The aim of the three-year project is to develop a host of new software with the potential to make the mobile web as simple to use as the internet.
Currently, websites have to be re-designed to work on mobile phones. This is due to the fact that many conventional websites can’t be displayed on small screens. Consequently, both the content and the choice of websites available on the mobile web are limited.
The RIAM project will draw on the experiences of blind and visually impaired users and the technologies they use to surf the internet, such as screenreaders, in a bid to simplify the content of conventional websites so that they can be accessed via the mobile web.
Dr Simon Harper from the University’s School of Computer Science will lead the £205k project, funded by the Engineering and Physical Sciences Research Council, alongside semantic web expert Professor Ian Horrocks and web accessibility expert Yeliz Yesilada.
Dr Harper said: “Mobile web users are handicapped not by physiology but technology. Not only is the screen on the majority of phones very small, limiting the user’s vision, but the information displayed is difficult to navigate and read.
“Add to this the fact that the content displayed is determined by a service provider and not the user and you have a web which is not very accessible or user friendly. Our aim is to change this by enabling web accessibility and mobile technologies to interoperate.”
A core part of the project will be the development of a validation engine which will screen websites to ensure they are accessible and mobile web compatible.
The validation engine will work in tandem with a transcoding programme which will de-clutter web pages and reorder them into a web mobile friendly format. Once transcoded the aim is to let the user determine how the pages are displayed on their mobile phone.
Dr Harper added: “Screenreaders used by blind or visually impaired web users are very good at stripping web pages down into text only formats but what we want to achieve are content rich formats which are just as accessible.”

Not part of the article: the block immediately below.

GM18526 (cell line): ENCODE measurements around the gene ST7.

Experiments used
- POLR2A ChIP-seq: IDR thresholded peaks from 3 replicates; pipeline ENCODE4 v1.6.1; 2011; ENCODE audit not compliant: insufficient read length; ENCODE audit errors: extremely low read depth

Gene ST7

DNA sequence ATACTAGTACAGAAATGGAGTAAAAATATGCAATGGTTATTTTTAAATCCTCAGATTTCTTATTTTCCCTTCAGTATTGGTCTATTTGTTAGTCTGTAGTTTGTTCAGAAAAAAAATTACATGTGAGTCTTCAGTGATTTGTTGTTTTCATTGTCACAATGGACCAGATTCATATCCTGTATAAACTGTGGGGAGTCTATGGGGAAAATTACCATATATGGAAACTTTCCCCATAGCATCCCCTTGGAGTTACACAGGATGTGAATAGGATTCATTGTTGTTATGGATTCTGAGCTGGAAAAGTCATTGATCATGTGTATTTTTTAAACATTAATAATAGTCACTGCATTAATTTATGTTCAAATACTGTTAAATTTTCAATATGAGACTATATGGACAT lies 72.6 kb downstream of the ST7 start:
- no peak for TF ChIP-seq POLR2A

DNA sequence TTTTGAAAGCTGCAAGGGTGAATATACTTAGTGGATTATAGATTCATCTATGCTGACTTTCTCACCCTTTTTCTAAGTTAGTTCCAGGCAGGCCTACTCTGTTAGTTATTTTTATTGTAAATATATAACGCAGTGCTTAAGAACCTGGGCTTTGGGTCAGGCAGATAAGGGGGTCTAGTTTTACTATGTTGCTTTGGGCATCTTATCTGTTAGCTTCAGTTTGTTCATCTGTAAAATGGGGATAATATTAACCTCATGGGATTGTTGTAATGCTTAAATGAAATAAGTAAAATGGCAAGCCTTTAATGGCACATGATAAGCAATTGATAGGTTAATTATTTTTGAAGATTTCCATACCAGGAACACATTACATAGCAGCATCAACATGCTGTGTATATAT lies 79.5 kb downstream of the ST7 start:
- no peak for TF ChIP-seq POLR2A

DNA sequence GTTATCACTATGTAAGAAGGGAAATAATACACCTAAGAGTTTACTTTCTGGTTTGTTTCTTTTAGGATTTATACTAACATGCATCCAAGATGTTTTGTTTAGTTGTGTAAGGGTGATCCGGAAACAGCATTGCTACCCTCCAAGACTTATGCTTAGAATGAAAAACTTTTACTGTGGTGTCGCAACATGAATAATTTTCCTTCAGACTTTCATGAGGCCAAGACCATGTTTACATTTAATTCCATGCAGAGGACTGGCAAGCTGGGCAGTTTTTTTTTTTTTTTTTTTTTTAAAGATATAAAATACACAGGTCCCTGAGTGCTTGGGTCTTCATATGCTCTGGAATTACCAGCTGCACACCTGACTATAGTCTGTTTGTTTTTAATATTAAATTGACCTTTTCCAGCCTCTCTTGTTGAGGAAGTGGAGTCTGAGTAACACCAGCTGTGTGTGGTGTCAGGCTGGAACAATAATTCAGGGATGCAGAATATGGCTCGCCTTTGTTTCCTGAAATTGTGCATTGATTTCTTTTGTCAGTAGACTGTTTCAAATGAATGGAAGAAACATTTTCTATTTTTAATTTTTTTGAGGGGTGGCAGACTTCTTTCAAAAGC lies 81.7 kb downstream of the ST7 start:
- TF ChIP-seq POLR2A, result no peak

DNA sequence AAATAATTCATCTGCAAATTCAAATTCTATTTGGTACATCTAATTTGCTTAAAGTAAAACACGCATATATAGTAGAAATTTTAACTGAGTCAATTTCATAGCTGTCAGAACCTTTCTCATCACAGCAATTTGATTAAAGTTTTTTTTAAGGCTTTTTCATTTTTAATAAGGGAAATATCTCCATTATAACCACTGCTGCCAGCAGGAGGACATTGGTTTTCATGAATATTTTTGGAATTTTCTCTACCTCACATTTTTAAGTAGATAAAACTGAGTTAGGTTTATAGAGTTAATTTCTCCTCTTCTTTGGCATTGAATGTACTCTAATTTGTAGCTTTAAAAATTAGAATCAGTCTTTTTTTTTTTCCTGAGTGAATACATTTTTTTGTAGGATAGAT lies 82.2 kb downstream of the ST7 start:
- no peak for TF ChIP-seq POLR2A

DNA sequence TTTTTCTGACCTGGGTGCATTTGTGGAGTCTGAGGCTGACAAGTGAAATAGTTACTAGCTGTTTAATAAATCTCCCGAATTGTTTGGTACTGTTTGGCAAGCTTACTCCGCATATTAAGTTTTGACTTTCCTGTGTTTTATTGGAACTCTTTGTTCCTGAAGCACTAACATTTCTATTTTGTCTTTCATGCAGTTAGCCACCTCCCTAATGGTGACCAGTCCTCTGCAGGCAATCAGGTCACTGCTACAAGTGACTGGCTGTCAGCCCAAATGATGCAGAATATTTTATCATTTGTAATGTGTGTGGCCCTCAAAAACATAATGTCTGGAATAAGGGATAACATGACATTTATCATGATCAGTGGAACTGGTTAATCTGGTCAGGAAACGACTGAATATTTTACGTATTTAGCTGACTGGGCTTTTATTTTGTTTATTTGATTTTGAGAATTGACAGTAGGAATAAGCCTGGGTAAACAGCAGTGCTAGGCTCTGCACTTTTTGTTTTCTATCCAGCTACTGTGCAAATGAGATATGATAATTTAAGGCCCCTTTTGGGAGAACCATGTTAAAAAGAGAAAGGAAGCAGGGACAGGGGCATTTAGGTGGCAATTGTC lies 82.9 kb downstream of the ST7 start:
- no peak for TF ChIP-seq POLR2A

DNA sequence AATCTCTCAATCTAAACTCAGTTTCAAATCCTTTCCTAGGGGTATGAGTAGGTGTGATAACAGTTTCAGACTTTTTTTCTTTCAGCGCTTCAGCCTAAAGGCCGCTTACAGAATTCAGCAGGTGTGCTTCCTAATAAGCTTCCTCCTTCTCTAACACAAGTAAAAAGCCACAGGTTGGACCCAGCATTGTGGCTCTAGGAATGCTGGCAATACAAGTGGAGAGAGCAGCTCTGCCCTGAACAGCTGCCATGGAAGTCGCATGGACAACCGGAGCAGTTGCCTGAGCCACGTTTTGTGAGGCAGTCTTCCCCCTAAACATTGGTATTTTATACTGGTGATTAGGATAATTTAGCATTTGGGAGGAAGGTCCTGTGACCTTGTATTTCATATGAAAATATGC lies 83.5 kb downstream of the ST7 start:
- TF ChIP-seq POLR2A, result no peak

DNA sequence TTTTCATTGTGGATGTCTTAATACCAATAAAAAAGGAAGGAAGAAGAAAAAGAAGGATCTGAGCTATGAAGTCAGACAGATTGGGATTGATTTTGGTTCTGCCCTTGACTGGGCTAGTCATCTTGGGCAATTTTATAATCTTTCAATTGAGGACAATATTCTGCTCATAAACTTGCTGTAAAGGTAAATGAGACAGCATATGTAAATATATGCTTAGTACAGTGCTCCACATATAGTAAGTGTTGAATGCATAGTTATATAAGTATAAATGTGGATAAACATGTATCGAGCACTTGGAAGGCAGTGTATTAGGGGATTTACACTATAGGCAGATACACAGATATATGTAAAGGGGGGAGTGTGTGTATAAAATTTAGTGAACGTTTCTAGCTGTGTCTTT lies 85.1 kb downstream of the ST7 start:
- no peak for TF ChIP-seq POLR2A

Jo Grady | alfa
Construction of practical quantum computers radically simplified
05.12.2016 | University of Sussex
UT professor develops algorithm to improve online mapping of disaster areas
29.11.2016 | University of Tennessee at Knoxville
In recent years, lasers with ultrashort pulses (USP) down to the femtosecond range have become established on an industrial scale. They could advance some applications with the much-lauded “cold ablation” – if that meant they would then achieve more throughput. A new generation of process engineering that will address this issue in particular will be discussed at the “4th UKP Workshop – Ultrafast Laser Technology” in April 2017.
Even back in the 1990s, scientists were comparing materials processing with nanosecond, picosecond and femtosesecond pulses. The result was surprising:...
Have you ever wondered how you see the world? Vision is about photons of light, which are packets of energy, interacting with the atoms or molecules in what...
A multi-institutional research collaboration has created a novel approach for fabricating three-dimensional micro-optics through the shape-defined formation of porous silicon (PSi), with broad impacts in integrated optoelectronics, imaging, and photovoltaics.
Working with colleagues at Stanford and The Dow Chemical Company, researchers at the University of Illinois at Urbana-Champaign fabricated 3-D birefringent...
In experiments with magnetic atoms conducted at extremely low temperatures, scientists have demonstrated a unique phase of matter: The atoms form a new type of quantum liquid or quantum droplet state. These so called quantum droplets may preserve their form in absence of external confinement because of quantum effects. The joint team of experimental physicists from Innsbruck and theoretical physicists from Hannover report on their findings in the journal Physical Review X.
“Our Quantum droplets are in the gas phase but they still drop like a rock,” explains experimental physicist Francesca Ferlaino when talking about the...
The Max Planck Institute for Physics (MPP) is opening up a new research field. A workshop from November 21 - 22, 2016 will mark the start of activities for an innovative axion experiment. Axions are still only purely hypothetical particles. Their detection could solve two fundamental problems in particle physics: What dark matter consists of and why it has not yet been possible to directly observe a CP violation for the strong interaction.
The “MADMAX” project is the MPP’s commitment to axion research. Axions are so far only a theoretical prediction and are difficult to detect: on the one hand,...
16.11.2016 | Event News
01.11.2016 | Event News
14.10.2016 | Event News
08.12.2016 | Life Sciences
08.12.2016 | Physics and Astronomy
08.12.2016 | Materials Sciences